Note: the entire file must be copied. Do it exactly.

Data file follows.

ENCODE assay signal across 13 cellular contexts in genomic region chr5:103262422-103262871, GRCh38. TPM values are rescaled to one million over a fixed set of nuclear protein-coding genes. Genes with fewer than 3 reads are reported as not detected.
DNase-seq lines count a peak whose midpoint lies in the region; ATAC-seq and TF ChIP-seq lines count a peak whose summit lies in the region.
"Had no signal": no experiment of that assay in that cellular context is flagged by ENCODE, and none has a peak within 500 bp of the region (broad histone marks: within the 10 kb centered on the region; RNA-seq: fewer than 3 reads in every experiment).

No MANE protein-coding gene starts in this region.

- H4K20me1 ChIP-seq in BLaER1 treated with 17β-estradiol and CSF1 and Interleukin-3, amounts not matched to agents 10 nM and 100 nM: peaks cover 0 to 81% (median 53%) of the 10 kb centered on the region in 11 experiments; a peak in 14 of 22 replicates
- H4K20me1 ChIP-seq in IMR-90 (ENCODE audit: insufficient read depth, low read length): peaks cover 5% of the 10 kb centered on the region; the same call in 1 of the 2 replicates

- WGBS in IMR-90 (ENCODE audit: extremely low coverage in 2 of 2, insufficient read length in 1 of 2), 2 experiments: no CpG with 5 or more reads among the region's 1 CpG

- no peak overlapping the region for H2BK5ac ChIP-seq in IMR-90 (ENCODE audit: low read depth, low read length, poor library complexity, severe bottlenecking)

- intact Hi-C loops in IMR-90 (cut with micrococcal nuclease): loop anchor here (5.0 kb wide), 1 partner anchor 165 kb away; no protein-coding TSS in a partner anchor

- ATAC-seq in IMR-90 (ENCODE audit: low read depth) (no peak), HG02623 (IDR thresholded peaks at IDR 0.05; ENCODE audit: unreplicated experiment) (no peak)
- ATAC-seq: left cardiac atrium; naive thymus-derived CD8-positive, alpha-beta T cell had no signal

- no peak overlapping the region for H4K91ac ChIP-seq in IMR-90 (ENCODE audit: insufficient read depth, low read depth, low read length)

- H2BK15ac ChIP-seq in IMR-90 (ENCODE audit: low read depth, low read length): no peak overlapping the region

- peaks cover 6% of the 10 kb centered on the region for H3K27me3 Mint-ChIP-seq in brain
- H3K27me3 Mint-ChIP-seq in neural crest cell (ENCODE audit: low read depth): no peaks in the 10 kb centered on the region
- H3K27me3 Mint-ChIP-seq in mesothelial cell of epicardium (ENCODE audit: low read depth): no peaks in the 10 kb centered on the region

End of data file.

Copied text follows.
ENCODE assay signal across 13 cellular contexts in genomic region chr5:103262422-103262871, GRCh38. TPM values are rescaled to one million over a fixed set of nuclear protein-coding genes. Genes with fewer than 3 reads are reported as not detected.
DNase-seq lines count a peak whose midpoint lies in the region; ATAC-seq and TF ChIP-seq lines count a peak whose summit lies in the region.
"Had no signal": no experiment of that assay in that cellular context is flagged by ENCODE, and none has a peak within 500 bp of the region (broad histone marks: within the 10 kb centered on the region; RNA-seq: fewer than 3 reads in every experiment).

No MANE protein-coding gene starts in this region.

- H4K20me1 ChIP-seq in BLaER1 treated with 17β-estradiol and CSF1 and Interleukin-3, amounts not matched to agents 10 nM and 100 nM: peaks cover 0 to 81% (median 53%) of the 10 kb centered on the region in 11 experiments; a peak in 14 of 22 replicates
- H4K20me1 ChIP-seq in IMR-90 (ENCODE audit: insufficient read depth, low read length): peaks cover 5% of the 10 kb centered on the region; the same call in 1 of the 2 replicates

- WGBS in IMR-90 (ENCODE audit: extremely low coverage in 2 of 2, insufficient read length in 1 of 2), 2 experiments: no CpG with 5 or more reads among the region's 1 CpG

- no peak overlapping the region for H2BK5ac ChIP-seq in IMR-90 (ENCODE audit: low read depth, low read length, poor library complexity, severe bottlenecking)

- intact Hi-C loops in IMR-90 (cut with micrococcal nuclease): loop anchor here (5.0 kb wide), 1 partner anchor 165 kb away; no protein-coding TSS in a partner anchor

- ATAC-seq in IMR-90 (ENCODE audit: low read depth) (no peak), HG02623 (IDR thresholded peaks at IDR 0.05; ENCODE audit: unreplicated experiment) (no peak)
- ATAC-seq: left cardiac atrium; naive thymus-derived CD8-positive, alpha-beta T cell had no signal

- no peak overlapping the region for H4K91ac ChIP-seq in IMR-90 (ENCODE audit: insufficient read depth, low read depth, low read length)

- H2BK15ac ChIP-seq in IMR-90 (ENCODE audit: low read depth, low read length): no peak overlapping the region

- peaks cover 6% of the 10 kb centered on the region for H3K27me3 Mint-ChIP-seq in brain
- H3K27me3 Mint-ChIP-seq in neural crest cell (ENCODE audit: low read depth): no peaks in the 10 kb centered on the region
- H3K27me3 Mint-ChIP-seq in mesothelial cell of epicardium (ENCODE audit: low read depth): no peaks in the 10 kb centered on the region